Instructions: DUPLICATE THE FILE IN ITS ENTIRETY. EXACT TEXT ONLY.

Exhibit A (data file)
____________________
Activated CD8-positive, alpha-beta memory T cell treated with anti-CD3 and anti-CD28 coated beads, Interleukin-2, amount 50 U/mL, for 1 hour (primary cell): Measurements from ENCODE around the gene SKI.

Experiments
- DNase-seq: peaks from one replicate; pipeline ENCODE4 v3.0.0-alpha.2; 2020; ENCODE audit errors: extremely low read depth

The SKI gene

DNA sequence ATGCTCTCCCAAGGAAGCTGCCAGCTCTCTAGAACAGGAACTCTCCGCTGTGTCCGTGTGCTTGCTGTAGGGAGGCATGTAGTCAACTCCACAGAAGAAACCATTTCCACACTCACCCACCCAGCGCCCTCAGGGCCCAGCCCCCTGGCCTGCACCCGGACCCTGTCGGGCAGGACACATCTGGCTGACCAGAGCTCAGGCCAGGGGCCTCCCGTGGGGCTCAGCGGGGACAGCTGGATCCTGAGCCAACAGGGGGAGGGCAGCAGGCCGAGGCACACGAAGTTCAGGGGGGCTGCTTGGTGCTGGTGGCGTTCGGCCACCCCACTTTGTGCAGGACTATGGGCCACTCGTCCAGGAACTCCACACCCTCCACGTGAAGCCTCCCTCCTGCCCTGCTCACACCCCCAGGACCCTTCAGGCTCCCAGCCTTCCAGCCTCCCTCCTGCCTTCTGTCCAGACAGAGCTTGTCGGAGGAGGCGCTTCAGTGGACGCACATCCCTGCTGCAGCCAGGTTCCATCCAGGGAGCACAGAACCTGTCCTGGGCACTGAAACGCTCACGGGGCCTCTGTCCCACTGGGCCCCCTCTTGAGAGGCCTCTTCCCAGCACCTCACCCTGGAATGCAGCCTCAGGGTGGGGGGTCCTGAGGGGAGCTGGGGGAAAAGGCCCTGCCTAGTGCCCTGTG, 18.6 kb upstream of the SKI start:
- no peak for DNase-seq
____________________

Activated CD8-positive, alpha-beta memory T cell treated with anti-CD3 and anti-CD28 coated beads, Interleukin-2, amount 50 U/mL, for 1 hour (primary cell): Measurements from ENCODE around the gene SKI.

Experiments
- DNase-seq: peaks from one replicate; pipeline ENCODE4 v3.0.0-alpha.2; 2020; ENCODE audit errors: extremely low read depth

The SKI gene

DNA sequence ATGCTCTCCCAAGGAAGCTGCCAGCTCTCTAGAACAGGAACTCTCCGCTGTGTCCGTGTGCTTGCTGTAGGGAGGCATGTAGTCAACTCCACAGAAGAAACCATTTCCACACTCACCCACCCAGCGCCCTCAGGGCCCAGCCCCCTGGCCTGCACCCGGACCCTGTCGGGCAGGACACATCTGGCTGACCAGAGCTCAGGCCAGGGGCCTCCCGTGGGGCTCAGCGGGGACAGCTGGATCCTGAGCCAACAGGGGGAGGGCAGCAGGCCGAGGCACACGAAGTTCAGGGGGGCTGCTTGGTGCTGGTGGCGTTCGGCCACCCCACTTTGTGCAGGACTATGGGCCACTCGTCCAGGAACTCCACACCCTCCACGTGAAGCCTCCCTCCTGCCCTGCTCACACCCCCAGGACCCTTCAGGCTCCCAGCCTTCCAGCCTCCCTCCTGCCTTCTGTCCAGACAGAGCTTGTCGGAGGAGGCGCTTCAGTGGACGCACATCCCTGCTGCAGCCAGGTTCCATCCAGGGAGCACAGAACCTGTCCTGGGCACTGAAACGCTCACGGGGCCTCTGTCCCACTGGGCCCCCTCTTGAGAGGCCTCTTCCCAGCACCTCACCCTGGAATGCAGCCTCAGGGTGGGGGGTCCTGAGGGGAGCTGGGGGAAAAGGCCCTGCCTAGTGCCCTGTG, 18.6 kb upstream of the SKI start:
- no peak for DNase-seq